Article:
Not surprisingly, the self esteem of individuals tends to improve after they transcribe three of their strengths and achievements on a piece of paper. Intriguingly, however, this exercise is more inclined to be effective if individuals transcribe these strengths with their preferred hand and nod their head during the process (Brinol & Petty, 2003).
This finding, and many other observations, can be ascribed to the self validation hypothesis. In particular, according to this theory, individuals often entertain a variety of transient thoughts, such as "This argument is convincing" or "I am likeable". Obviously, only the thoughts that seem valid rather than tenuous will affect the attitudes, and ultimately the behavior, of these individuals. Several cues or movements--nodding the head, memories of confidence, and so forth-tend to validate these thoughts, increasing the likelihood that perhaps they will shape attitudes (Brinol, Petty, & Tormala, 2004; Petty, Brinol, & Tormala, 2002).
The self validation hypothesis explains a variety of observations. For example, individuals are obviously more inclined to change their attitudes towards some policy after they are exposed to solid, rather than tenuous, arguments to support this proposal. More importantly, the solid arguments are especially likely to shape the attitudes of individuals if, a few minutes earlier, they had been instructed to recall occasions in which they had succeeded on some task (Petty, Brinol, & Tormala, 2002). Recollections of success bestow a sense of confident, validating their favorable thoughts towards the policy.
Thoughts do not always affect the attitudes of individuals. These individuals, for instance, might think that arguments in support of euthanasia are convincing, but nevertheless not change their attitudes towards this practice. Individuals might recognize they are competent on many tasks, but ultimately perceive themselves as unworthy.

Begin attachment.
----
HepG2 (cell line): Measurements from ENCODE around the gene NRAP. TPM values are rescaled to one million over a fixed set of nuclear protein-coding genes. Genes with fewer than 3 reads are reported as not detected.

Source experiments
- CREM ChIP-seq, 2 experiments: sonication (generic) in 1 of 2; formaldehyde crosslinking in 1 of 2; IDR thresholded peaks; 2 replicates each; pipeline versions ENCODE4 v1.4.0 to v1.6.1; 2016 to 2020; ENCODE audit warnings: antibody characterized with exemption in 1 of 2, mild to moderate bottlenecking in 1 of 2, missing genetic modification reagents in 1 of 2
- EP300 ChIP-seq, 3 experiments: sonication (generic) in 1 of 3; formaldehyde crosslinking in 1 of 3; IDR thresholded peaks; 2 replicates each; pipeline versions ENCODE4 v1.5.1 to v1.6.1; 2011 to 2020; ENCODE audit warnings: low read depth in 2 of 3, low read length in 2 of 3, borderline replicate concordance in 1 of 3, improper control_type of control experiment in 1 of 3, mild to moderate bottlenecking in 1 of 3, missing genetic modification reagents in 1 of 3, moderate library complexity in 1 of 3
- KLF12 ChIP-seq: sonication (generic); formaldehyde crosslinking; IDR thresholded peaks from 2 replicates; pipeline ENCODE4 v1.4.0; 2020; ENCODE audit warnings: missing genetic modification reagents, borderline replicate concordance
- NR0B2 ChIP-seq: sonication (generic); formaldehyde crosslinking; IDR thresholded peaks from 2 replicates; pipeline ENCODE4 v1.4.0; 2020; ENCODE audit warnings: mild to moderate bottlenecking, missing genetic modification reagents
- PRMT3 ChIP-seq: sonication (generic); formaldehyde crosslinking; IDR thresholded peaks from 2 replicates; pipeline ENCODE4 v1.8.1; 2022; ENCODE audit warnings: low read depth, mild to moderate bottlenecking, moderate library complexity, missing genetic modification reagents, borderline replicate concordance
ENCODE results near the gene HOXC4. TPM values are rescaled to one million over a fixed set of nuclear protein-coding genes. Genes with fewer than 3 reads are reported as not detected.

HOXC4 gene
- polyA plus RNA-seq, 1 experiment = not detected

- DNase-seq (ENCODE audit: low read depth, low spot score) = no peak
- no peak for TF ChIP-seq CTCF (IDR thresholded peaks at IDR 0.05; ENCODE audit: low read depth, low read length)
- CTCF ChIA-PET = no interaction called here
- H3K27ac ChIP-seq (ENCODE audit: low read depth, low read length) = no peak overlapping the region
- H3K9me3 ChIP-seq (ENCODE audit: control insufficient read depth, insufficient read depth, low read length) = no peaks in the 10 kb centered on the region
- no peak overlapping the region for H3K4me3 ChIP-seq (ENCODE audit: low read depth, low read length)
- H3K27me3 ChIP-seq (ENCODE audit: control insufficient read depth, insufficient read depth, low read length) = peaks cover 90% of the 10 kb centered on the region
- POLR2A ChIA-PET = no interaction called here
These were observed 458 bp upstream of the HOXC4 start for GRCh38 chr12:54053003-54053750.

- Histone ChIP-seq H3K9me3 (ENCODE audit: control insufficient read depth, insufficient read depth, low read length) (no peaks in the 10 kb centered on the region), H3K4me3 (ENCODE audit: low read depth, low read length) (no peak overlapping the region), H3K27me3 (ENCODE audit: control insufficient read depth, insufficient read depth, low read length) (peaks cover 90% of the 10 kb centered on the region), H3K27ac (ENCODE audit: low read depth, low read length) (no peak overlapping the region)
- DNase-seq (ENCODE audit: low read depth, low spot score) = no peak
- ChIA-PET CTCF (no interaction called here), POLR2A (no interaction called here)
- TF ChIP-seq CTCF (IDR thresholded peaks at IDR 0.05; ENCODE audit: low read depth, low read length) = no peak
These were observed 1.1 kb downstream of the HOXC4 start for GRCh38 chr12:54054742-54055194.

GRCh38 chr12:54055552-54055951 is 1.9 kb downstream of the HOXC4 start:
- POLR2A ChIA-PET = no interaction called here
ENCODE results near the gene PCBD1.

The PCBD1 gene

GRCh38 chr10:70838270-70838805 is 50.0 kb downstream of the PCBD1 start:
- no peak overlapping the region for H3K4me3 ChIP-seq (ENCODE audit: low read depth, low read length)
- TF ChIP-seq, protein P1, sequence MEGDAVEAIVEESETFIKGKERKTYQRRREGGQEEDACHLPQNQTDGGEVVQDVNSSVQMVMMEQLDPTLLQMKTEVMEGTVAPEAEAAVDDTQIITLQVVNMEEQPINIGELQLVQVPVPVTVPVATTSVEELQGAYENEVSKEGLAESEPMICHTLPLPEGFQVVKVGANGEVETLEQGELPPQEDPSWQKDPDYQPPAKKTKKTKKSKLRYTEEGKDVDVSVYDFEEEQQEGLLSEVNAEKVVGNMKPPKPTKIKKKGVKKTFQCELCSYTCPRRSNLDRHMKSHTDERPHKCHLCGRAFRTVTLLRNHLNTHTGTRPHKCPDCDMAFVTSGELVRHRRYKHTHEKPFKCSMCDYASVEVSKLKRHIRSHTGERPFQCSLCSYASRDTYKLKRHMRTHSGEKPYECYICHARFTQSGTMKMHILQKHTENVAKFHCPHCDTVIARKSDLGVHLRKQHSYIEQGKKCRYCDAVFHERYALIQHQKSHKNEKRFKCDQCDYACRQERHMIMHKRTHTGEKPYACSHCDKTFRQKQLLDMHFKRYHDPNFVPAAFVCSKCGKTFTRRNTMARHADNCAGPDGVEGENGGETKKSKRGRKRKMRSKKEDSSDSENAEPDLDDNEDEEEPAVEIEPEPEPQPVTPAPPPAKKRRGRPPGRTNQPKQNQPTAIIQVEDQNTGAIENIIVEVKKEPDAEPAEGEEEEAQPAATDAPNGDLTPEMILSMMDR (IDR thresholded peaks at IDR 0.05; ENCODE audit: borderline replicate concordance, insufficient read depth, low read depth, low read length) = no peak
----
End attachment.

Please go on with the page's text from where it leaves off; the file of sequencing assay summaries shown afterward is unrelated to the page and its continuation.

According to Petty, Brinol, and Tormala (2002), only thoughts that individuals confidently perceive as valid, not invalid, will shape attitudes. The key feature of this theory is that many factors can affect the level of confidence in these thoughts. In particular, individuals are more inclined to feel confident in their thoughts-and hence these thoughts are more likely to affect attitudes-if they nod their head (Brinol & Petty, 2003), transcribe their thoughts with their preferred hand (Brinol & Petty, 2003), experience happiness(Brinol, Petty, & Barden, 2007), or recall instances in which they accomplished some goal (Petty, Brinol, & Tormala, 2002).
Several studies have corroborated the self validation hypothesis. In many of these studies, participants receive either solid or tenuous arguments that putatively support some proposal. A university, for example, might consider introducing a policy in which students must have access to their personal identification card whenever they enter the campus. Participants might be exposed to solid arguments-perhaps these cards might enable students to check their grades and access feedback securely through the internet-or tenuous arguments-perhaps these cards ensure that campus guards are not as busy, permitting more time for their lunch (Brinol, Petty, & Barden, 2007). After participants read these arguments, they engage in some other activity that is intended to affect their confidence in their thoughts-such as nodding or shaking their head, writing these arguments with their preferred or other hand, reminiscing about events in which they succeeded or failed on some task, or recalling either happy or sad episodes in the past. Finally, participants answer questions that characterize their attitudes towards the proposal.
Solid arguments, of course, are more inclined to persuade participants than are tenuous arguments. Nevertheless, as many studies show, these solid arguments are not as likely to sway the attitudes of participants who had shaken their head (Brinol & Petty, 2003), reflected upon an occasion in which they failed to achieve a goal (Petty, Brinol, &Tormala, 2002), feel the source of information is not credible (Tormala, Brinol, & Petty, 2006), or recalled a sad episode in their lives (Brinol, Petty, & Barden, 2007). All of these findings indicate that any cues that reflect doubt diminish the likelihood that thoughts will impinge on attitudes.